What happened to this moth?

Hello, I didn’t know where else to post this so I put it here. A few weeks ago I found this moth in the middle of a bridge. When I picked it up from the ground, I noticed a strange thing under it, at first I thought it was some kind of dirt like a leaf or something. I tried to take it off but it seemed like it was stuck to it. That thing next to her leg causes me curiosity, it’s not part of her leg I think. I don’t know what else it could be, does anyone know?

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an emerging parasitic wasp?

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To me it looks like it suffered an injury somehow and its insides have spilled out a bit? It looks like it originated from the abdomen. May have happened when the moth has just eclosed and was crawling up to higher ground.

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Doesn’t look like a parasitoid, the structure is too irregular. I’m guessing it’s either a dried organ or the animal mispupated and is teratological (nongenetic post-pupal deformities are frequent in insects sometimes).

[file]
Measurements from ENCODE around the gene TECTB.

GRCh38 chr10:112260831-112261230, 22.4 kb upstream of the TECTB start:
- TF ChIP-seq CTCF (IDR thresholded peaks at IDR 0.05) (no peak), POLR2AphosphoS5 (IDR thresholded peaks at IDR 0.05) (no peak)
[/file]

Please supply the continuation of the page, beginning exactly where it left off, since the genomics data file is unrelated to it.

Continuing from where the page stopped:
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Amazing! I’m impressed by your observationalitude (observiness? observirtuosity?). You observe real good.

There are fungi that will grow out of live insects. I do not think that is necessarily what this is, but it is another possibility to consider.

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After seeing the third picture, my impression was of a pupal exoskeleton not properly detached.

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Yeah, I’m sure that’s what it is. And that ‘leg’ is a malformed hind wing. It’s not uncommon for moths to emerge from the pupal case with malformations of some sort. Whether there was an external cause or just problems emerging is hard to tell.
EDIT - I take the hind wing thing back. The hind wing is intact. This is some sort of growth. There is a similar spot on the wing and the lateral abdomen. These could be developmental abnormalities: a problem during the change from larva to moth, a genetic abnormality of unknown causes. I doubt it is parasitic - they generally emerge in the larval stage, and the rest of the moth looks fairly normal and healthy.

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Those are pretty impressive photos of an interesting phenomenon. Thanks to all who contributed explanations, too… fascinating.

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